Botany Sand Beds aquifer
A strategy for managing groundwater use in the Botany area
The NSW Government is continuing its management of groundwater use in areas that sit above the Botany Sand Beds aquifer. A precautionary approach was adopted as a number of contaminated sites have resulted in the contamination of groundwater in the aquifer and there was an increase in groundwater use in the area due to the recent extensive drought.
The Botany Sand Beds aquifer is a large volume of underground water present in the sandy ground surrounding Botany Bay. The aquifer is highly vulnerable to contamination due to the permeability of the sands and the generally shallow water table. Any contamination from land use activity that escapes or is spilled onto the ground is likely to accumulate in the earth and leach into the groundwater.
Botany and its surrounding suburbs have been heavily used by industry for at least 100 years. This was largely before any environmental protection controls were in place and at that time basic measures to prevent pollution were not considered to be necessary. This legacy is what we are now dealing with, in Australia and around the world.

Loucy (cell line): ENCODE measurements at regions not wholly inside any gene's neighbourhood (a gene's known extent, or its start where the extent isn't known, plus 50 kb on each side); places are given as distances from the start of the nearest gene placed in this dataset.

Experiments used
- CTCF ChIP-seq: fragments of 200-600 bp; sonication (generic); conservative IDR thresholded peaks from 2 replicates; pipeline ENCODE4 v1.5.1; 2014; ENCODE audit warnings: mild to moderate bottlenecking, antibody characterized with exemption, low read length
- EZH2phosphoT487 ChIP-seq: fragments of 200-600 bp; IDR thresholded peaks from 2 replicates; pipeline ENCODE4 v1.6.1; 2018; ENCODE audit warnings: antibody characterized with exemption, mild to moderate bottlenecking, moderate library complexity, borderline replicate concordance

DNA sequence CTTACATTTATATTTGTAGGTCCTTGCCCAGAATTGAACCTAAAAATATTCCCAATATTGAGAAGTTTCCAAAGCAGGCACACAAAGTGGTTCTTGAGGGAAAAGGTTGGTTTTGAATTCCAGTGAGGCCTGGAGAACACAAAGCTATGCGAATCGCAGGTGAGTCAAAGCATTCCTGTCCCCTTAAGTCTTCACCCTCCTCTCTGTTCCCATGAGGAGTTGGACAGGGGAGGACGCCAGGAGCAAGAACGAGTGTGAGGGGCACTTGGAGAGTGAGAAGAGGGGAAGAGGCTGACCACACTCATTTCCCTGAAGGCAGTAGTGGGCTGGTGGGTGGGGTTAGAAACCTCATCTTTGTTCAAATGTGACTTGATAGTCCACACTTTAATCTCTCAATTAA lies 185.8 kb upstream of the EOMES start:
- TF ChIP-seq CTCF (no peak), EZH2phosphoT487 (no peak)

A range of industries operated in the Botany area such as tanneries, metal platers, service stations and depots, landfills, dry cleaners and wool scourers. As a result, chemicals such as chlorinated hydrocarbons and other solvents, petroleum hydrocarbons (such as petrol and diesel), and some heavy metals such as chromium, nickel, lead and arsenic, may have contaminated the aquifer.
NSW has the most robust contaminated land management legislation in Australia. There are currently eight sites in the area which the NSW EPA regulates under this legislation. Four of these sites have been cleaned up and the remaining four are either in the process of being cleaned up or have a site plan in development.
However, given the history of the area, shallow water table and highly permeable soils, a precautionary approach to managing groundwater use in the area is needed.
Whilst only a small proportion of the aquifer area is known to be contaminated, the legacy of past activities could have affected the groundwater in other locations. Because of this, the NSW Government has taken a precautionary approach to ensure public health is not put at risk from exposure to potentially contaminated groundwater.
Under the precautionary approach the NSW Government has:
- Divided the area into four management zones: the pre-existing Orica exclusion area (Zone 1) and three other management zones (Zones 2 to 4)
- Banned the domestic use of groundwater in Zones 2 to 4
- Instructed industrial users in Zones 2 to 4 to test their bore water annually and provide the results to the NSW Government
- Since August 2003 has operated an embargo on the acceptance of new licence applications to extract groundwater. See the groundwater embargo area map (PDF 2.5 MB)
- Extended the Botany embargo in June 2007 to encompass the entire Botany Sands aquifer. See the June 2007 embargo notice and map (PDF 785 KB).